At the risk of proving E. B. White correct (and ‘killing the frog’), on the surface the joke played upon well-known durations of pregnancy, and invites us to laugh at the commentator’s ignorance.[i] The skit, however, also lampooned a certain type of caricatured middle class NHS user: one who approached health care with consumerist expectations, and who was prone to making (in this case, unreasonable) complaints about public service inefficiency.
The sketch, in other words, was a response to changing popular and parliamentary approaches to health care.[ii] As Sally Sheard and Alex Mold (respectively) have demonstrated, political and managerial attention to health service waiting undoubtedly intensified during the 1980s and early 1990s, and the period witnessed an individualisation of patient consumerism more generally.[iii]
Yet, as early Waiting Times research is showing (and as suggested by the ageing Laurie’s character), patient dissatisfaction with delays and waiting had been a feature of the NHS since its beginning.
During the late 1940s and early 1950s, for instance, Britain’s newspapers carried numerous letters from patients discussing their experiences of waiting for consultations in general practice and hospital outpatients, as well as deploring the waiting lists for hospital appointments, admission, and treatments.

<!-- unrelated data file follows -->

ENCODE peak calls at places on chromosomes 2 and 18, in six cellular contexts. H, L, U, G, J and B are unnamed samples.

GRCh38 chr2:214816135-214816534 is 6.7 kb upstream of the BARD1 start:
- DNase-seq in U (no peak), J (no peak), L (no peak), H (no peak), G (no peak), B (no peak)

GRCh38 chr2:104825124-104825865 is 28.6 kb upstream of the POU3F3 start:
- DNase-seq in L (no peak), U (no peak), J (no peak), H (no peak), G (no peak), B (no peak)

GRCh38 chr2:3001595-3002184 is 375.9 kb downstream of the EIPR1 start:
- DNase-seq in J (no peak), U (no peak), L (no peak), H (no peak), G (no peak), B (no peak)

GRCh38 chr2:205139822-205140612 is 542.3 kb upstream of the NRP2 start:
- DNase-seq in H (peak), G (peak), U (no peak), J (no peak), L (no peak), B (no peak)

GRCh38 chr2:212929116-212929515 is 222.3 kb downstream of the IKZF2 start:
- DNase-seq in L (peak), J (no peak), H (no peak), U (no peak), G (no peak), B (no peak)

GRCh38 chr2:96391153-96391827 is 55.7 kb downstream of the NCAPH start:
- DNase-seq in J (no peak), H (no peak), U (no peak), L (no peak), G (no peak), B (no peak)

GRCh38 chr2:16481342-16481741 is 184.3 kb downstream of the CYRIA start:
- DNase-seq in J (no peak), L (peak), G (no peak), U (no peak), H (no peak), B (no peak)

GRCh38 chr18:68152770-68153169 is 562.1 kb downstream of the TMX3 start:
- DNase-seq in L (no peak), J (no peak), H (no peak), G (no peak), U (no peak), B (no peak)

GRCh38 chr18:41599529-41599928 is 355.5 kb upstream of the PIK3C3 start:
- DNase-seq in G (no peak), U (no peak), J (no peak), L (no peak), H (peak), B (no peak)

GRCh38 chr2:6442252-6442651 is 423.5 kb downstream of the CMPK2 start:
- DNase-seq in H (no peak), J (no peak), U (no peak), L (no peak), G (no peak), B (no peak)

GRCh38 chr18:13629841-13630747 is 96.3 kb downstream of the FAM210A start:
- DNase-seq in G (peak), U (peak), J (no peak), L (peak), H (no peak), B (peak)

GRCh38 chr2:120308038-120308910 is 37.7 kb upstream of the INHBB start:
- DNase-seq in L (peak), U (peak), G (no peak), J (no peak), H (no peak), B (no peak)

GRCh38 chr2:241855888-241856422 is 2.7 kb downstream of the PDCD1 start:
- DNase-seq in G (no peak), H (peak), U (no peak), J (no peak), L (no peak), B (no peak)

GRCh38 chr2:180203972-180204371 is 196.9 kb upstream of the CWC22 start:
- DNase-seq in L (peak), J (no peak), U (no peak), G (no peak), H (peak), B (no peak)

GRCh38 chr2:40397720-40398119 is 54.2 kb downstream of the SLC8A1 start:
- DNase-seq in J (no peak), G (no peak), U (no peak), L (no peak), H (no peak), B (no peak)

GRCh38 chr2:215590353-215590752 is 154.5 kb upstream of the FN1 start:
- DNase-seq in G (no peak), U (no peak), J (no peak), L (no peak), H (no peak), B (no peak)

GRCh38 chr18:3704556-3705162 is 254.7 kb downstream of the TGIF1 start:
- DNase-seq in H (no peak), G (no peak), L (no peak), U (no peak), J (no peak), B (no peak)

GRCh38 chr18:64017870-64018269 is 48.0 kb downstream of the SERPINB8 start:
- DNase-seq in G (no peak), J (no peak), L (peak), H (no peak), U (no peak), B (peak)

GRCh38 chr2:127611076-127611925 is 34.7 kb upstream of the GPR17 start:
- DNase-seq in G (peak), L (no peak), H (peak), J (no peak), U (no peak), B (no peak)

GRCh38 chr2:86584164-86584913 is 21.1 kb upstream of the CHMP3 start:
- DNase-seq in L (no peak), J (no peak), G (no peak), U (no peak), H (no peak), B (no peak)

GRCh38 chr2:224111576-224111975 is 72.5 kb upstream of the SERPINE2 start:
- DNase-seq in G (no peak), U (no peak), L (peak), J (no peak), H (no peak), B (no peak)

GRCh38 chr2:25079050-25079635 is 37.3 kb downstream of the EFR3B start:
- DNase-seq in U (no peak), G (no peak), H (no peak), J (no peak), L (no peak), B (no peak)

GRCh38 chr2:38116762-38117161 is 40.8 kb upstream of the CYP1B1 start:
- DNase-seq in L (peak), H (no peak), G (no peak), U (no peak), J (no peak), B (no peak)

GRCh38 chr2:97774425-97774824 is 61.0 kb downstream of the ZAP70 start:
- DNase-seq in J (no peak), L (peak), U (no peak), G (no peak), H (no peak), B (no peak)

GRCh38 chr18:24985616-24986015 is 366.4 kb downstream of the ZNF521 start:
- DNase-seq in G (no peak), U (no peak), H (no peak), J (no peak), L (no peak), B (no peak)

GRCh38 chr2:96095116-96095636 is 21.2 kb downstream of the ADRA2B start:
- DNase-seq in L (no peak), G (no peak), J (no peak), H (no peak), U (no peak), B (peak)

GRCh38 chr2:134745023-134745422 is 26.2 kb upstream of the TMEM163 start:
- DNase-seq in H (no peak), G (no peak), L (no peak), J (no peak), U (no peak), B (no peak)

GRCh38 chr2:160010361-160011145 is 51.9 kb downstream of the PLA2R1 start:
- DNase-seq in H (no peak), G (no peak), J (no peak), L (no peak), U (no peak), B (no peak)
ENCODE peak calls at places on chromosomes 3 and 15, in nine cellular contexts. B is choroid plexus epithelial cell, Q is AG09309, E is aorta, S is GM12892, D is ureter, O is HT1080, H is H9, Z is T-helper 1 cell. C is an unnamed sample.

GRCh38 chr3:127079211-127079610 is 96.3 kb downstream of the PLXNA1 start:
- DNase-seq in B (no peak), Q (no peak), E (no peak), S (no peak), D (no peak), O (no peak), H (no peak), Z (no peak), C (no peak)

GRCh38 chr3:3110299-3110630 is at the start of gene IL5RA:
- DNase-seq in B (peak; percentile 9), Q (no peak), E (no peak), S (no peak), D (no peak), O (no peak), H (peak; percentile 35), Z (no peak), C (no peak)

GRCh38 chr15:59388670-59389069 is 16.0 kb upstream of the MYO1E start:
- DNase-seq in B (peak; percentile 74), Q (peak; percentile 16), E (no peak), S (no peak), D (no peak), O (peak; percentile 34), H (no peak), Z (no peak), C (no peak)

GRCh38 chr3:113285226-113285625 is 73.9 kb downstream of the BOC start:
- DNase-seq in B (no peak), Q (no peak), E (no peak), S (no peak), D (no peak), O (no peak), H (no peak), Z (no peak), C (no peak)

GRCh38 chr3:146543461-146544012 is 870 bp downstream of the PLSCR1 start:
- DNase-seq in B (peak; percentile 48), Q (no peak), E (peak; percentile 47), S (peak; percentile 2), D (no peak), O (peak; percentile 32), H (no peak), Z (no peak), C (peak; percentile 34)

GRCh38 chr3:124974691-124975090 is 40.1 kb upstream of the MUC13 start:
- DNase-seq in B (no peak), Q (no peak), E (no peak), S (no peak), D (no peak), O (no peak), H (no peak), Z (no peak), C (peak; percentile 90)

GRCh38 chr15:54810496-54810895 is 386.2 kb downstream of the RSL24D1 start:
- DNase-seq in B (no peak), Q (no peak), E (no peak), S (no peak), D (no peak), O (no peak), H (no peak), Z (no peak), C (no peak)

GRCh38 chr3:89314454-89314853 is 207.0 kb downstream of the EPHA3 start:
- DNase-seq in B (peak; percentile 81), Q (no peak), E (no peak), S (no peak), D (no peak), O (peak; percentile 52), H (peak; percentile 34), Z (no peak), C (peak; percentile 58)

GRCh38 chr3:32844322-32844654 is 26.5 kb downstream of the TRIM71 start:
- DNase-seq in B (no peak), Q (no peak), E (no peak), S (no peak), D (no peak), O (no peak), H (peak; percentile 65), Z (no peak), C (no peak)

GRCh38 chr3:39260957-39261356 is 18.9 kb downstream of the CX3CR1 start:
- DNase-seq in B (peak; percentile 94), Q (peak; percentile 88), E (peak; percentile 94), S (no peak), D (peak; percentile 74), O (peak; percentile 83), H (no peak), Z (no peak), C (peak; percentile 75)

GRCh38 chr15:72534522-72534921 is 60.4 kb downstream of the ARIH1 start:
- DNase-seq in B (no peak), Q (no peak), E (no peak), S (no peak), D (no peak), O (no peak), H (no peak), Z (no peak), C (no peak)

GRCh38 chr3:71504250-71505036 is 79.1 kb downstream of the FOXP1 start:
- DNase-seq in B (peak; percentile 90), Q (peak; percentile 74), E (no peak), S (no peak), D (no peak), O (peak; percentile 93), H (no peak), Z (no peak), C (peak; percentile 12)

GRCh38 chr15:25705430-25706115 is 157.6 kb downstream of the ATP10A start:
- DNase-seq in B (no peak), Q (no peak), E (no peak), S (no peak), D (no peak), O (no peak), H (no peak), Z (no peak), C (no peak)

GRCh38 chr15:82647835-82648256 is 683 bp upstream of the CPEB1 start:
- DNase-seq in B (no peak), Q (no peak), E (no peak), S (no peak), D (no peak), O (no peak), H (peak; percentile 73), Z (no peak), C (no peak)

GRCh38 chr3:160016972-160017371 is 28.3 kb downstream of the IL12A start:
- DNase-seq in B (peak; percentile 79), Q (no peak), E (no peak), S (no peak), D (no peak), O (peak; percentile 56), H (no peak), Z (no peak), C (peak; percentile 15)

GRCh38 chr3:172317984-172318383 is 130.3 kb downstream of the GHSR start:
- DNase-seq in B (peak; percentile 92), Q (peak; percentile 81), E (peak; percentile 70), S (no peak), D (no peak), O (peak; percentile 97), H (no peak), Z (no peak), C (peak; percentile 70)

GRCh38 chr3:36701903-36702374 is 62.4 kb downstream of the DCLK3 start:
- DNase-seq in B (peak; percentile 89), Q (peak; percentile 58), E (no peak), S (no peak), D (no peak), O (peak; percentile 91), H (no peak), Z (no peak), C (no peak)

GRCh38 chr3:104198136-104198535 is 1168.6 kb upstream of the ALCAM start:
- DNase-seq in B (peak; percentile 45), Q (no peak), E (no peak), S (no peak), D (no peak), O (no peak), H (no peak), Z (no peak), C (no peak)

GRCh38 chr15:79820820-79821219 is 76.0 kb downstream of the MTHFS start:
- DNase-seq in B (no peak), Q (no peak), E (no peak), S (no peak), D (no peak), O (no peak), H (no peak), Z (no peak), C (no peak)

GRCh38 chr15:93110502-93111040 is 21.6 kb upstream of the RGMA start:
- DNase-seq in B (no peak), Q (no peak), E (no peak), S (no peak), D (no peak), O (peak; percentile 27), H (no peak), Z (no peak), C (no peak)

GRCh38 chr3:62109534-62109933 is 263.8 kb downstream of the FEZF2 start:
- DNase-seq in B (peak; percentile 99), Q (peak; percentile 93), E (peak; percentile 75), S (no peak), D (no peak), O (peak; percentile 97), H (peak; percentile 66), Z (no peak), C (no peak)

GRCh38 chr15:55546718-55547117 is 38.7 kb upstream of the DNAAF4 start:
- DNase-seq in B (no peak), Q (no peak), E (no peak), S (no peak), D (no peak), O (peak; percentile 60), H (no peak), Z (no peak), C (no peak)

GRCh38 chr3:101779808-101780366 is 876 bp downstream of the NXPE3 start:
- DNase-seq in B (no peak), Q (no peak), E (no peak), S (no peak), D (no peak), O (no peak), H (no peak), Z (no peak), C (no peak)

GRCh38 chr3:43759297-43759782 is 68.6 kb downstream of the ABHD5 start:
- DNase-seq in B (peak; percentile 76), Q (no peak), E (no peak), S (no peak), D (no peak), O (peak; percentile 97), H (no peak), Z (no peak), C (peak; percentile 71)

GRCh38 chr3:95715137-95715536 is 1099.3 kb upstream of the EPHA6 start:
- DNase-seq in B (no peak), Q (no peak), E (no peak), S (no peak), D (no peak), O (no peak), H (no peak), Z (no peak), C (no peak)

Patients attending for consultations described waiting as ‘irksome’, ‘inconvenien[t], and ‘endless’.
Most did not explain why they were displeased at this wasted, interminable time, perhaps assuming the reasons to be obvious. However, we can find glimpses.
Some correspondents hinted that frustration arose from misaligned public and private schedules. They had multiple personal and social responsibilities, and time became an economic resource: time spent waiting was time taken away from other tasks.[iv]
There were, however, more symbolic concerns. The prioritisation of medical time over the patient’s own was a source of irritation, especially when subsequent encounters were depersonalised.
Complainants often criticised the self-interestedness of doctors for appointment system failures and expressed dismay at clinicians for arriving late.
Yet, even when the doctors were considered courteous and blameless (with administrators were positioned as the villains of the piece), correspondents suggested that the squalor of public environments of waiting compounded their physical and psychological distress, and made their experiences almost unbearable.
Of course, early patient responses to waiting also varied.
As with newspapers and political parties, some letters linked their quotidian experiences to broader political points.[v]Letter writers and Mass Observation respondents both echoed public narratives that queues were either the inevitable result of iniquitous, incompetent socialism, or temporary, and signs of egalitarian health care extending to persons previously priced-out of access. Others were tentatively resigned to waiting simply being a part of mass medical practice.
Yet, whether incensed or accepting (or simply mildly irritated), the vast majority of correspondents to publications and surveillance machinery, offered possible solutions.